Tag Archives: Kevin Eldon

Inside No. 9: Zanzibar. Television Review.

Liverpool Sound and Vision Rating * * * * *

Cast: Jaygann Ayeh, Reece Shearsmith, Rory Kinnear, Bill Paterson, Marcia Warren, Steve Pemberton, Hattie Morahan, Helen Monks, Tanya Franks, Kevin Eldon.

It is almost impossible to get anything 100 percent right in a half hour comedy, it needs so much to go according to plan, to hit every note possible and still have the conductor enough room to prise out just a little more from the lead and the passionate soprano on the edge of the stage.

Gunpowder. Television Review.

Liverpool Sound and Vision Rating * * * * *

Cast: Kit Harington, Peter Mullan, Liv Tyler, Mark Gatiss, Shaun Dooley, Tom Cullen, Edward Holcroft, Robert Emms, Derek Riddell, Pedro Casablanc, David Bamber, Daniel West, Luke Neal, Luke Broughton, Philip Hill-Pearson, Richard Glover, Hugh Alexander, Simon Kunz, Fergus O’ Donnell,  Thom Ashley, Sian Webber, Kate Wood,  Sean Rigby, Beatrice Comins, Martin Lindley, Kevin Eldon, Robert Gwylim.

Hancock’s Half Hour, The Lost Sitcoms. The New Neighbour, Television Review.

Liverpool Sound and Vision Rating 8.5/10

Cast: Kevin McNally, Katy Wix, Kevin Eldon, Robin Sebastian, John Culshaw, Robert Jack.

The beauty, pathos and reflection of Ray Galton and Alan Simpson’s writing can be seen fully in two of Britain’s greatest ever sitcoms, Hancock’s Half Hour and Steptoe and Son, both written with consideration and absolute wit, performed by comedic geniuses and with the knowledge that even after 60 years in the case of Hancock’s Half Hour, the words and situations are timeless, that no matter how much we move on in society, we still are products of the post Second World War generation.

The Missing Hancocks, Theatre Review. Music Hall, Assembly Rooms, Edinburgh Fringe Festival.

Liverpool Sound and Vision Rating * * * * *

Cast: Kevin McNally, Robin Sebastian, Susy Kane, Kevin Eldon, Simon Greenall.

Two microphones stamped with the discerning, almost foreboding B.B.C. logo stand at the front of the stage and five perfectly placed chairs are to be seen in the background, the sense of occasion was already palpable, the sound of quite a number in the crowd already rehearsing under their breath the theme tune to perhaps the absolute master of British Comedy in the last 70 years and his sensational programme written by the only two men who could truly capture and harness his genius. This was not just any old event at the Edinburgh Fringe, this was one in which the spirit of The Lad himself, Birmingham’s Tony Hancock, was given a new voice in which to thrill the crowd all over again.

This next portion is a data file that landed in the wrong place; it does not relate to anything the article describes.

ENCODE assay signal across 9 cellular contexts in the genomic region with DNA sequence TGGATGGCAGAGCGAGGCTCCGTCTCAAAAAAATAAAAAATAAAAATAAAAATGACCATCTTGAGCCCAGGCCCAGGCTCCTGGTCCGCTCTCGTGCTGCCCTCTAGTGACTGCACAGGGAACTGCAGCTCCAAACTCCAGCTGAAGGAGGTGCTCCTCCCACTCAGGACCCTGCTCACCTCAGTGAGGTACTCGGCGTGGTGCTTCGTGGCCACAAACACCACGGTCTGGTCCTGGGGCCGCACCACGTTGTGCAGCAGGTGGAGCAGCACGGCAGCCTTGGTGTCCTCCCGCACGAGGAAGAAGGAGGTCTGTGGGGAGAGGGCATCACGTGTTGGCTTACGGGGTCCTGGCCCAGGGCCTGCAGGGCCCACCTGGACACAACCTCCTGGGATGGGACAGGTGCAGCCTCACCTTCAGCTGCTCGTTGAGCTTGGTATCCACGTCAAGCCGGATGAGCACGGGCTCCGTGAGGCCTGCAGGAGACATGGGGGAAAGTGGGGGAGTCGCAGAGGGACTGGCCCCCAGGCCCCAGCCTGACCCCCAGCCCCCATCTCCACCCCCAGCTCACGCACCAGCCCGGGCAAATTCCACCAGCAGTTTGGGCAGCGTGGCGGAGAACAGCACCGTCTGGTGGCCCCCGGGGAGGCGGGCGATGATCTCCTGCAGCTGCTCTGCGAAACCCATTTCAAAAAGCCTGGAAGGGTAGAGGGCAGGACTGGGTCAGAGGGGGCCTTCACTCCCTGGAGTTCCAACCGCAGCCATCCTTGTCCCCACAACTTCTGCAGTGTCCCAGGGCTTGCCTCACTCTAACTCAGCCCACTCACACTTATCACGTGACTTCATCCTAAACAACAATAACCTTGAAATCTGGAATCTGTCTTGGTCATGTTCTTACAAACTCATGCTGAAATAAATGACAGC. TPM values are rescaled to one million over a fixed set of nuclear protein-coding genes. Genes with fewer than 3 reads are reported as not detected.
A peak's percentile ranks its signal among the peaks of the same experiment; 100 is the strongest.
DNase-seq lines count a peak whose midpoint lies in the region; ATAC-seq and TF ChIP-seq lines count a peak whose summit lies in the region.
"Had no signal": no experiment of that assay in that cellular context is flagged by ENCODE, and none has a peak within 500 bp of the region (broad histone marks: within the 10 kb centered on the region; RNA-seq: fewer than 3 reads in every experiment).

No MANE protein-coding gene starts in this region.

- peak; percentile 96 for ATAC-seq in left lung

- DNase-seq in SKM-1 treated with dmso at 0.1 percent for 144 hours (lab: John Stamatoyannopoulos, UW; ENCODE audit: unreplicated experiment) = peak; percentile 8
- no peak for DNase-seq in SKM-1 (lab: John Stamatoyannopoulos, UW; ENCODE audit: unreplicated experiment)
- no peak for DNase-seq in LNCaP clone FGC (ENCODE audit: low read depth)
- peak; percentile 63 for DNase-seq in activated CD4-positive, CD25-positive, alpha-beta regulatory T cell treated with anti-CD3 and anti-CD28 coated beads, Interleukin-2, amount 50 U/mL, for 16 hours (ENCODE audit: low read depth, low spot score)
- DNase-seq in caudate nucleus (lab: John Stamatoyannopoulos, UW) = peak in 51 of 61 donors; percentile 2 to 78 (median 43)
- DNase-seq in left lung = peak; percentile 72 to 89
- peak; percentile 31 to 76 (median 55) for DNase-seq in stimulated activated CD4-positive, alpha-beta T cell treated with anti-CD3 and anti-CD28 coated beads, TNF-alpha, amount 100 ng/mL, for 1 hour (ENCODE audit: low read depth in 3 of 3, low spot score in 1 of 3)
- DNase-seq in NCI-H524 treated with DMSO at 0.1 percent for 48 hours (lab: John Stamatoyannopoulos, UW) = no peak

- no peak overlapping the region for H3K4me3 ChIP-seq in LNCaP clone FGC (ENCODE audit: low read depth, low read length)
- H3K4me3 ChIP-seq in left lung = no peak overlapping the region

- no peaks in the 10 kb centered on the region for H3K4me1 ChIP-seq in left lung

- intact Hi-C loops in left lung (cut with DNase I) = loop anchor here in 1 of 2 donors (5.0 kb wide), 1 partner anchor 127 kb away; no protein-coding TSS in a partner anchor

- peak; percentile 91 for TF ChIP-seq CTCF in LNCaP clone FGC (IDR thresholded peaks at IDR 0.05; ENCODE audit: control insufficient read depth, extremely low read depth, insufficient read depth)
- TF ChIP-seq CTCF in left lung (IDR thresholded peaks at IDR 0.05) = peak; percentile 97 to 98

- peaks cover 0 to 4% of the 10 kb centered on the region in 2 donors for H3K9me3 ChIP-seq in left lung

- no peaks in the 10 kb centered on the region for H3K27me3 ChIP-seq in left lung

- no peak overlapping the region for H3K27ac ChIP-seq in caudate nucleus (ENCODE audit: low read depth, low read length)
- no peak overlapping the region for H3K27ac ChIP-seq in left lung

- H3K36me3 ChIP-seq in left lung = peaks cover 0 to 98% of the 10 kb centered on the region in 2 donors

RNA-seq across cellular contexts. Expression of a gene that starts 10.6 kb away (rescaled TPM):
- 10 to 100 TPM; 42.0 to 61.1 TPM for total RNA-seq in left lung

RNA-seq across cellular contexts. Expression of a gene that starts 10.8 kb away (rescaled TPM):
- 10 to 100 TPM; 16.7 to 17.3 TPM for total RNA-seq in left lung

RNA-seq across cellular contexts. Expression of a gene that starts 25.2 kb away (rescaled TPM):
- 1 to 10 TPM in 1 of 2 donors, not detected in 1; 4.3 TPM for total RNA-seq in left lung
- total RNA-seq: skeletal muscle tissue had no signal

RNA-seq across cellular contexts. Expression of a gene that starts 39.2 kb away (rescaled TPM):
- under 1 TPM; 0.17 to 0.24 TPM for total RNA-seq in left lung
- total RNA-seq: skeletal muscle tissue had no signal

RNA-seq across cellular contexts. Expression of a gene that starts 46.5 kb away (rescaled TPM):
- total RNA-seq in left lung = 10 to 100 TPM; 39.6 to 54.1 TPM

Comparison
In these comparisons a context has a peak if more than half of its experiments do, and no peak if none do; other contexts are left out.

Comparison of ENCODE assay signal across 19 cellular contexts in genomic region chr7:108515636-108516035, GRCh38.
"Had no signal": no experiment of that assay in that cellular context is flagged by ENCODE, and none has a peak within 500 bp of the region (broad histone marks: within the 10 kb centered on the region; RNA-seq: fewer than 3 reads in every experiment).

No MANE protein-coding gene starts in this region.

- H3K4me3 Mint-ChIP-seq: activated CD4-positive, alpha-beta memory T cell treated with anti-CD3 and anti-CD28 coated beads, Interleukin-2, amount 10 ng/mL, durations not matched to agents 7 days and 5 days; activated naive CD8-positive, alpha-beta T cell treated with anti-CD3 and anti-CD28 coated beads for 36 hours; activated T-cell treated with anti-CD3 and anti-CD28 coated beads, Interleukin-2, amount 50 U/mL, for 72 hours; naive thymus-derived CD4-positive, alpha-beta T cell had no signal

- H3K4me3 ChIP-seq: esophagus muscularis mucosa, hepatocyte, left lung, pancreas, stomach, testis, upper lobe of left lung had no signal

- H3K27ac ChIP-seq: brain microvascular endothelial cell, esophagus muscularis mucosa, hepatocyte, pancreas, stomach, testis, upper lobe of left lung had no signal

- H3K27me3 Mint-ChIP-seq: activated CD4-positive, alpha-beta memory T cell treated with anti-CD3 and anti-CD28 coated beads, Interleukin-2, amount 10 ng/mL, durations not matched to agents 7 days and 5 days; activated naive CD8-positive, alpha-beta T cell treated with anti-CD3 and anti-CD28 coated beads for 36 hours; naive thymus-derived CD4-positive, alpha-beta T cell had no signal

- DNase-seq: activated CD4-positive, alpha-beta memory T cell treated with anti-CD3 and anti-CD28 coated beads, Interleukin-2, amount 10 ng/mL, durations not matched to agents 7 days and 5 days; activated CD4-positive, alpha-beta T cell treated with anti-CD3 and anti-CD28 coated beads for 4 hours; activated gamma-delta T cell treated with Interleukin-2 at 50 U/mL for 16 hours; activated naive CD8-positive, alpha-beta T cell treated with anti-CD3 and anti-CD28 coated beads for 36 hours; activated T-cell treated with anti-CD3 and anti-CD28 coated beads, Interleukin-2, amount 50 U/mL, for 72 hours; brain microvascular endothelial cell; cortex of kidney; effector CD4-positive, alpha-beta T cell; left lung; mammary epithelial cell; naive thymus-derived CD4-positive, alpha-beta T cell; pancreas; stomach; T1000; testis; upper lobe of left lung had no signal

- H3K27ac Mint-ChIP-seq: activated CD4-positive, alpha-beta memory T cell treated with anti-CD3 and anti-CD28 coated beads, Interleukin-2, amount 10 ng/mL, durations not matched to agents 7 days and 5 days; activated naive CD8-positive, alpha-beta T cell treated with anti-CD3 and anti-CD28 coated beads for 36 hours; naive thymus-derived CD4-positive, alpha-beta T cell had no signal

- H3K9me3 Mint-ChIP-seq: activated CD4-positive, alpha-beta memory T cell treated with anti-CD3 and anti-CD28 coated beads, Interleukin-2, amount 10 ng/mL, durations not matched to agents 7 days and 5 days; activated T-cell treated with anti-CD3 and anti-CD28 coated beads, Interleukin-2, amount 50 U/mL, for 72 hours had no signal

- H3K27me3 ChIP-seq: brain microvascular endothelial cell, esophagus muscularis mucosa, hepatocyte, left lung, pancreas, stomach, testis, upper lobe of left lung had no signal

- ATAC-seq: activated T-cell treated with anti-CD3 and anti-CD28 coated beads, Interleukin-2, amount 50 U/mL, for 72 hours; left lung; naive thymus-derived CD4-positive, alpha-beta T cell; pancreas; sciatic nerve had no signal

Hancock’s Half Hour: The Matador. The Lost Episodes. 2014 Re-Recording.

Liverpool Sound and Vision Rating * * * *

Cast: Kevin McNally, Kevin Eldon, Simon Greenall, Robin Sebastian, Susy Kane.

As arguably one of the finest British comedies to grace both radio and television celebrates the 60th Anniversary of the first episode, The First Night Party, being aired to the nation; Hancock’s Half Hour has suffered from the short sightedness of the time that many programmes and serials had placed upon them, the constraints of not being recorded and documented for future posterity.

Utopia, Season Two. Episode Three Review.

Liverpool Sound and Vision Rating 9/10

Cast: Geraldine James, Neil Maskell, Fiona O’Shaughnessy, Adeel Akhtar, Paul Higgins, Alistair Petrie, Alexandra Roach, Nathen Stewart- Jarratt, Oliver Woollford, Kevin Eldon, Sylvestra Le Touzel, Michael Maloney, Ian McDiarmid, Paul Ready, Will Attenborough, Allan Corduner, Juliet Cowan, Keith Farnham, Candida Gubbins, Alex Lowe, Bruce Mackinnon, Gerard Monaco, Damien Thomas.

Utopia is never meant to be reached, if it was then Sir Thomas More completely missed the point as he wrote in praise to England before finding himself on the wrong side of a King’s wrath. Dystopia on the other hand is the easiest level of human attainment and for those on the run in Channel 4’s riveting series, Utopia, dystopia might actually be more preferable.

Utopia. Series Two, Episode Two. Television Review. Channel 4.

Liverpool Sound and Vision Rating 81/2/10

Cast: Geraldine James, Fiona O’ Shaughnessy, Neil Maskell, Adeel Akhtar, Paul Higgins, Alistair Petrie, Alexandra Roach, Nathen Stewart-Jarratt, Oliver Woollford, Kevin Eldon, Sylvestra Le Touzel, Michael Maloney, Ian McDiarmid, Paul Ready, Alan Cordiner, Pixie Davies, Leemore Morrett Jnr, Diane Morgan.

It is the 21st Century equivalent of throwing yourself out of the window of a tall office block after wiping millions off the value of shares in the United States, the way of suicide compared to the office boredom and placing the stapler over the tongue ready to make sure you feel something, anything, to let the pain remind you are still alive…as Ian asks his colleague, is it possible to actually die of boredom?

Death Comes To Pemberley, Television Review.

Liverpool Sound and Vision Rating * * * *

Cast: Matthew Rhys, Anna Maxwell Martin, Matthew Goode, Jenna Coleman, Trevor Eve, James Fleet, Rebecca Front,  Eleanor Tomlinson, Philip Martin Brown, Nicola Burley, Kevin Eldon, Tom Ward, Oliver Maltman, James Norton, Penelope Keith, Louisa-Mai Parker, Lewis Rainer, Tom Raven, Tom Canton, Teresa Churcher, Jennifer Hennessy, Oliver Rix, Joanna Scanlon, Kelly-Marie Autumberg, Pamela Ashton, David Blockley, Lee Bolton, Grant Crooks, Michael Dawson, Mark Tristan Eccles, Katya Greer, Kevin Knox, Steve Mack, Mark Mathieson, Stuart Matthews, Liam Merrigan, Bianca Rudman, Pete Szoradi, Ernest Vernon, Patricia Winker, Kelly Wood.